Sierra’s Spicy Takes: Leave your waitress alone


Photo and illustrations by Emily Rabasto - The State Hornet

Meet the face behind the new advice column at The State Hornet "Sierra's Spicy Takes," Sierra Savage.

Sierra Savage, Distribution manager

Reader be advised: Sierra’s Spicy Takes is, as the kids might say, NSFW. Read at your own discretion.

I am truly grateful for all the enthusiastic responses that Spicy Takes has garnered. I wasn’t sure what kind of turn out we would get in terms of questions, but I have been proven right; everyone has problems. This week, we’ll be taking a chance to just get to the heart of any advice column: the questions.

Q: “Dearest Sierra, how do you approach asking out attractive people you experience in everyday life? I personally lack the confidence in being forward in short interactions, (think drive-thru employees or cashiers). There have been many occurrences that I wish I had been quick on my feet in these conversations and either asked for their number or given mine. Is this generally seen as tacky or desperate? Should I just try going for it and take the lumps when they come or hope to bump into their online dating profiles?”

  • Laughs When He Cums

A: There are a couple of layers to this answer so buckle in.

Most importantly, DO NOT FORCE WORKERS TO INTERACT WITH YOU. It’s never OK to flirt or come on to a person who is working if there is no feasible way for them to say no or leave the situation without being rude. They’re working, and it’s their job to be nice to you. If they are nice, it might be genuine, but you’ll never know because they were working. How icky to make someone respond to your advances while they’re on the clock.

On the other hand, I don’t personally think it’s an issue if you were to casually write your number and a compliment on a receipt and then leave thereby letting them have the power and ability to make the decision on whether or not to move forward.

I am generally a pretty direct person and in theory wouldn’t mind letting someone know I think they’re cute. I know that route isn’t for everyone because it generally comes with plenty of rejection, but it’s OK, because there are literally billions of people in the world. I also like to think about how sad I was about boys from high school and how I think those same boys are gross. That always makes me feel better.

Also, if you’re leaving your number, most of the time you haven’t had a chance to actually interact with this person. You’re basing your attraction on their outside appearance, which isn’t necessarily wrong, but might also leave you wanting. I have met plenty of dumb, boring, unfunny attractive people. It’s a risk you have to be willing to take.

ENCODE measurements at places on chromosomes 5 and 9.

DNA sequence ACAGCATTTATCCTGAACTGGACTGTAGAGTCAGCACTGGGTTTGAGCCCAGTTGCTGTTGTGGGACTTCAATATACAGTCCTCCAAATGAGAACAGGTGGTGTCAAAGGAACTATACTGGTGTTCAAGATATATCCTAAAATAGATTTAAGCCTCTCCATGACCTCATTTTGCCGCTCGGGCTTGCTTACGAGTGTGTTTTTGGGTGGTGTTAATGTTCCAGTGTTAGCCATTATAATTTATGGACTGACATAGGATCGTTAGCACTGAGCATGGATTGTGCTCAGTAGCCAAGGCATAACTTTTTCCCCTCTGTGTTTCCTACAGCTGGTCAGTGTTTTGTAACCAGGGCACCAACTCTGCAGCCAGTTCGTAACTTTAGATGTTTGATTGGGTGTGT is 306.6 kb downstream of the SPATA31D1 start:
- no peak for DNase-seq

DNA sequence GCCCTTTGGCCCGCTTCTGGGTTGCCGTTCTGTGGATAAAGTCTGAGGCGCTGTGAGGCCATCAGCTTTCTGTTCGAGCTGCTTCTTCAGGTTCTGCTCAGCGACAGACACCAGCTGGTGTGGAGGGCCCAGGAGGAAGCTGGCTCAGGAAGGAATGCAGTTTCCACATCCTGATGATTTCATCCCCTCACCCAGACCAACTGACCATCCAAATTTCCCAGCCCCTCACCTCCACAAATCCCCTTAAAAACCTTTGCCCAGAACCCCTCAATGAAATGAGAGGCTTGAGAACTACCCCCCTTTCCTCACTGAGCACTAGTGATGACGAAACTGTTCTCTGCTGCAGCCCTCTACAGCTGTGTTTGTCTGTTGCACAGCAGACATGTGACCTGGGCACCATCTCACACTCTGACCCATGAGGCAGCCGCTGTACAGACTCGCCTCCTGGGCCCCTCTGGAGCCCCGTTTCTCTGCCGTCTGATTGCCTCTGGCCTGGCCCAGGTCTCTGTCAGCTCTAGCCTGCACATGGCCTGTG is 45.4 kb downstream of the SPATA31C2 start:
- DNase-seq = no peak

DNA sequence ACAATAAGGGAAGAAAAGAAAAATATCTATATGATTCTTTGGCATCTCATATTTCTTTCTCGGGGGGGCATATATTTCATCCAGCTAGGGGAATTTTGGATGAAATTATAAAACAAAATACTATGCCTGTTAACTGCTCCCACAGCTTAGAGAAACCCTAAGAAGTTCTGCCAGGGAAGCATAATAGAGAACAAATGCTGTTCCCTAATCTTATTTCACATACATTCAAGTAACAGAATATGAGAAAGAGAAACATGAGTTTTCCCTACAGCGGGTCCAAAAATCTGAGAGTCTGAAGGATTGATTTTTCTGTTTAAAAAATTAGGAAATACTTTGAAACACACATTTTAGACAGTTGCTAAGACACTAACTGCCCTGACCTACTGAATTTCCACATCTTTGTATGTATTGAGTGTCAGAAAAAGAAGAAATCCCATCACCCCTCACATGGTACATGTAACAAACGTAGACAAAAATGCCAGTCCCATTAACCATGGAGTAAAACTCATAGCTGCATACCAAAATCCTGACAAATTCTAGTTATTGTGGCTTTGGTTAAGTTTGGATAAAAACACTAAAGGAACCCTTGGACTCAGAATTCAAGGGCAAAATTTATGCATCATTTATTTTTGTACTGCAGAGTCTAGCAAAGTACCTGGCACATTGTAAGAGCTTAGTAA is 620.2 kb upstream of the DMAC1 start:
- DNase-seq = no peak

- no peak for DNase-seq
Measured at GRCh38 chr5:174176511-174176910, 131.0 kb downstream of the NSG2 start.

Think about how you would want to be treated, don’t hit on people when they’re working and maybe think about not just hitting on someone because they’re hot. Don’t be afraid to do it because of rejection; be afraid of being a dick.

Q: “A man told me that he doesn’t want to have a no strings attached sexual relationship but that he also doesn’t want to date me. What the fuck does he want and what do I do?”

  • Kiki’s Dickery Service

A: I think you should consider what you want because that’s what’s most important. But overall, it sounds like he’s not the person for you.

He’s saying no to a healthy non-exclusive friends with benefits situation, and yet doesn’t want to put in enough commitment to actually work on making a relationship.

Everyone deserves to be happy with a partner who also wants to be there. It sounds like this guy just doesn’t.

My advice would be to let him know that you were confused and possibly hurt and move on. There are plenty of guys (and other genders on the spectrum) who will be much more likely to align with you and what you’re looking for.

In the future, I would be upfront with what you’re looking for even if that means its a broad range of things that you’re open to. If the person that you’re interested in doesn’t align with that, you do both yourself and them a disservice by trying to force two pieces that don’t fit together.

Q: “What do you do if you think that an advice columnist gives bad advice?”

  • Sick of the Spice

A: Well, as we’ve previously talked about this week, I’m always a fan of open and honest communication.

I’m also a big fan of constructive criticism.

But to be honest, I would just suck it up and roast me on Twitter (@SierraSpicy) like a real millennial.

Don’t forget to submit your questions here or below and come back next week to read more Spicy Takes with Sierra!